BWIRE: Efficiency, commitment needed in ending energy poverty in Kenya

Kenya is highly endowed with several energy sources including geothermal, solar.

In Summary

•It might not have caught the attention of many but among those who follow the climate change discussions, showing interest in pushing the realization of energy sovereignty in Africa excites.

•The energy deficit in our country is something that must be tackled ruthlessly if we must solve this.

The Olkaria II Geothermal Power Plant in Naivasha
The Olkaria II Geothermal Power Plant in Naivasha
Image: FILE

Amidst a growing realization that Kenya is facing energy poverty just like the rest of the countries in Africa, President William Ruto made a very powerful mention of his intention to reverse this trend.

It might not have caught the attention of many but among those who follow the climate change discussions, showing interest in pushing the realization of energy sovereignty in Africa excites.

The energy deficit in our country is something that must be tackled ruthlessly if we must solve this.

The country is highly endowed with several energy sources including geothermal, solar, wind and hydro-logical sources.

It is embarrassing when citizens struggle to access clean energy simply because of ambiguous and conservative policies, inefficient monopolies, stressed financial resources and corruption in the sector.

In his speech, the President noted that Kenya is on a transition to 100 per cent clean energy by 2030 and affirmed his commitment to the same.

Ruto acknowledged that access to clean and improved cooking solutions as a contribution to Kenyans' efforts towards adopting climate change resilience remains a challenge because of financing.

He particularly noted that the clean cooking sector requires urgent attention, because its continued neglect will frustrate the country’s efforts towards dealing with pollution, improved health through decreased disease burden and mitigating adverse effects of climate change.

The President noted that it's possible to achieve this by reducing the costs of renewable energy technologies making them the most viable energy source.

Universal access to clean, reliable, modern, affordable and sustainable energy as a prerequisite for Agenda 2063 remains a big challenge.

This is seen through the corruption in the sector, secret negotiation of power purchase agreements, non-disclosure of electricity price per unit kilo watt hour, low voltage, blackouts and reduced production in the manufacturing sector.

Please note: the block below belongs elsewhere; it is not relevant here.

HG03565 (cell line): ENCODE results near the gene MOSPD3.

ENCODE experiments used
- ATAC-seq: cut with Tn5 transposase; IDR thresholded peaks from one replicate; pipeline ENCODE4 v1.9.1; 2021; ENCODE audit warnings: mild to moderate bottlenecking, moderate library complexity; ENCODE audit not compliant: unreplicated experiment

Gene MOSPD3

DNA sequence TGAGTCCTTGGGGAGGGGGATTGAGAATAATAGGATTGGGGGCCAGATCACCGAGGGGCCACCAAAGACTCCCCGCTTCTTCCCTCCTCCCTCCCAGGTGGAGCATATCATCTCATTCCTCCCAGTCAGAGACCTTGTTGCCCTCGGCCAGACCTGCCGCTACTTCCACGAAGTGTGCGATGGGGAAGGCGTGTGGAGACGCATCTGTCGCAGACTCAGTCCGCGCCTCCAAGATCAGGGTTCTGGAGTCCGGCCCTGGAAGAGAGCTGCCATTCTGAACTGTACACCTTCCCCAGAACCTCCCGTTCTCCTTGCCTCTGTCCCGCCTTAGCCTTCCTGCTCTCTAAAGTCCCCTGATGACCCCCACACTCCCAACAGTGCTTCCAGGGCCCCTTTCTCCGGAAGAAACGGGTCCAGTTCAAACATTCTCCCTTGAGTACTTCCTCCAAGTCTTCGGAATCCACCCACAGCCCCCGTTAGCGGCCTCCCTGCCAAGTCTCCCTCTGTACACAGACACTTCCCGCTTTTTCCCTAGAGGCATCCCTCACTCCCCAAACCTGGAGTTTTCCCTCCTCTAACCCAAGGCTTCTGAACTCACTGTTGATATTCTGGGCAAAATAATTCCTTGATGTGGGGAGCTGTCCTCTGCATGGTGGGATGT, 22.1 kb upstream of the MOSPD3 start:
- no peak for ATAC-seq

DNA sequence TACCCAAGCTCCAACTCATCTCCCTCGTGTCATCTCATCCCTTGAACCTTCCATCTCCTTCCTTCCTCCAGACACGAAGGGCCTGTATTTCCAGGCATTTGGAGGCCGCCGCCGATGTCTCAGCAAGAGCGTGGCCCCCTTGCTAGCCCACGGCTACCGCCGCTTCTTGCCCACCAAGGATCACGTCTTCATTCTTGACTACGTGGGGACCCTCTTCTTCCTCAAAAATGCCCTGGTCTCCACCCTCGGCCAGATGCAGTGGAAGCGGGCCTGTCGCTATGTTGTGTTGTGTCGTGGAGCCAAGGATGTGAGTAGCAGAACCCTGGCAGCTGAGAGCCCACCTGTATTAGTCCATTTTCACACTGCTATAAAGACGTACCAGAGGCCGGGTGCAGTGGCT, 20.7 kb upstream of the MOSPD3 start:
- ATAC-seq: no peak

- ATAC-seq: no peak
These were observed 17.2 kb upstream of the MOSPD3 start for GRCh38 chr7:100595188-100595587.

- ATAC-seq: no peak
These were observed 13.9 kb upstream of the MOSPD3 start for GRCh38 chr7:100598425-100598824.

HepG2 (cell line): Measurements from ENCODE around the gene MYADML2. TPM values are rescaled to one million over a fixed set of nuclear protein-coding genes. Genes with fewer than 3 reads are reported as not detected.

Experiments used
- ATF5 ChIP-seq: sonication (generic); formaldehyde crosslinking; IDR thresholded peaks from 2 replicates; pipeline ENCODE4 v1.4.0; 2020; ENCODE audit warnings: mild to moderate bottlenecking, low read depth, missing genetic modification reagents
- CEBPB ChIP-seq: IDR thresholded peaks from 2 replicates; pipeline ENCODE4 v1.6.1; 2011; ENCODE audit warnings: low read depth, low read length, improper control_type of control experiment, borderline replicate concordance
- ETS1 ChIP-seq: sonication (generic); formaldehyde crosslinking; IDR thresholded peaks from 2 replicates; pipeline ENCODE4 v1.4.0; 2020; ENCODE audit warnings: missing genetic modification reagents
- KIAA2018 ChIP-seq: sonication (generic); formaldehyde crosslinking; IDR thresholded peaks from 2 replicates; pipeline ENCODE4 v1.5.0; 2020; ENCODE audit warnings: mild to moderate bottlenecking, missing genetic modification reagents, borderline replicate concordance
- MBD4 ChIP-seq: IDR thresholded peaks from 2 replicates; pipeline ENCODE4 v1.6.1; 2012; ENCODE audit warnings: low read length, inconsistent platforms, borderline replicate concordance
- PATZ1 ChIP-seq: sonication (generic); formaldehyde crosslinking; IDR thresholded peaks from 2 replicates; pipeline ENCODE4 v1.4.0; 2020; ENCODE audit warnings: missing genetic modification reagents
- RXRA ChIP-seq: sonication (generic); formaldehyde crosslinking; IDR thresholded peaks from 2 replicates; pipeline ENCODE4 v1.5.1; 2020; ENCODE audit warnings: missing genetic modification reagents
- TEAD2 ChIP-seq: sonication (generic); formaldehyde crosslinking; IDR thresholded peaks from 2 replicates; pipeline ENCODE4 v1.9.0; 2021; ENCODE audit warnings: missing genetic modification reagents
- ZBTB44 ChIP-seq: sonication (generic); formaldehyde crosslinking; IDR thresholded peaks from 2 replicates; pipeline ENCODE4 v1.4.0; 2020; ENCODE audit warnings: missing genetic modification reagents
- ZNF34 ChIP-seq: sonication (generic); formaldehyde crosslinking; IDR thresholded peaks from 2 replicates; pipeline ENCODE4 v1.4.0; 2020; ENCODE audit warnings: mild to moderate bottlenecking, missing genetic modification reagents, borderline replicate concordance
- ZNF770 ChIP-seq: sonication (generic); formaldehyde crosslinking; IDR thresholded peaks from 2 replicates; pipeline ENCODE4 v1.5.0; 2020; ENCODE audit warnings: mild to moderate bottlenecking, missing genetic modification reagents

Do you remember the token issue in Kenya, the Power Purchase Agreements and related?

Sh 1000 was buying 63 units a few months ago, it's now 45 units.

We have frequent power blackouts because of faulty transformers.

At the policy level, a solar-producing firm with the capital to put up a serious solar production and distribution network in Busia County called Kudura cannot do that because of the monopoly.

Note that over 600 million people do not have access to electricity while 900 million people lack access to clean cooking energy in Africa, yet there’s still no clear investment plan to meet these clean energy needs even as the population grows.

In a study by the CCAK and the Ministry of Energy entitled Kenya Household Cooking Sector Study released recently, 93.2 per cent of Kenyans in rural areas still rely on solid fuels as their primary fuel source.

Using clean cooking solutions will support the Government to restore Kenya’s forest cover to 10 per cent from the current 7 per cent.

Furthermore, household air pollution brought about by cooking using inefficient technologies is a key health risk factor for Kenyans.

Over the last 15 years, nearly 8,000 Megawatts have been developed by several players including private and small-scale innovative players.

But they are yet to be admitted to the National Grid, for whatever reasons, largely attributed to policymakers.

Thus we continue suffering not because of lacking but leadership in the sector and policy direction.

For example, South Africa with a population of 60 million people has been able to admit 58,000 Megawatts in their national grid from various developers with ESKOM leading the pack.

Nigeria with a population of 200 million people has been able to admit approximately 6,000 Megawatts only in their national grid paving way for rampant blackouts in the most populous African Country with the largest GDP in Africa.

Mozambique with a population of 31 million people has been able to admit 12,000 Megawatts to their National Grid.

Zambia with a population of 18 million people has injected 3,000 Megawatts into its National Grid.

Mr President, there’s an urgent need for a collective approach by the sector especially at the policy-making level to salvage this ailing sector that runs our day-to-day activities.

Kenya’s Vision 2030 and related documents like the country’s national climate change strategy and the Green Growth strategy mention this commitment.

Mr President, your statement shows political goodwill, so resource the transition, please.

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